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Article
November 28, 1959

PRACTICAL HINTS IN THE EARLY DIAGNOSIS OF MULTIPLE SCLEROSIS

Author Affiliations

Duxbury, Mass.

JAMA. 1959;171(13):1792-1794. doi:10.1001/jama.1959.03010310024006
Abstract

It has been stated statistically that the average case of multiple sclerosis is diagnosed five years after the onset of the disease.1 It is the purpose of this paper to set forth a few practical hints that may alert the general practitioner or internist that multiple sclerosis, in a mild form, may be the cause of a patient's complaints. These complaints may, at first, be a single presentation such as one of the neuritides and later, or after careful neurological examination, a multiplicity of defects are noted and the diagnosis becomes apparent.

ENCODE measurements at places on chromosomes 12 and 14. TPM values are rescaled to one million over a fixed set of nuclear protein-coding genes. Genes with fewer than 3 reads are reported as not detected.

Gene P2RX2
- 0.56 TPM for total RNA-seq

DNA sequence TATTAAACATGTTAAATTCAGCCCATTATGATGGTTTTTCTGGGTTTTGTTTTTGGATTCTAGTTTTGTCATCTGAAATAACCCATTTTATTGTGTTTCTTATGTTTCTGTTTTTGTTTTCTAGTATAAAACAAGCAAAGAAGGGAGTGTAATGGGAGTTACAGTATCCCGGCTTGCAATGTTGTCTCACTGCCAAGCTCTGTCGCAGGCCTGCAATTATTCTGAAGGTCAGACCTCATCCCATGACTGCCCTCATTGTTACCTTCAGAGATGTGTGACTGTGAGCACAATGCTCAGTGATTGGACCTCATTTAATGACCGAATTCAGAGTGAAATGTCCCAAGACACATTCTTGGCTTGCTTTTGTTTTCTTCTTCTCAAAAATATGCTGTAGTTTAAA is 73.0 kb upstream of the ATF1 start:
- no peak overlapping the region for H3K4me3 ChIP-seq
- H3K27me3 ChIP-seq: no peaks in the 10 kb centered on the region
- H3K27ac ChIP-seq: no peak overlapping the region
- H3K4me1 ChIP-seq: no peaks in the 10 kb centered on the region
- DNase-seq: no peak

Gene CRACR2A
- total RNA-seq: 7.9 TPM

It is common knowledge, from the standpoint of pathology, that multiple sclerosis is a "patchy" type of demyelinating disease. It usually involves the central nervous system in a "hit-or-miss" pattern and is likened to syphilis, which can imitate any disease.2 I have found clinically, however, that certain signs and symptoms of multiple sclerosis seem to be

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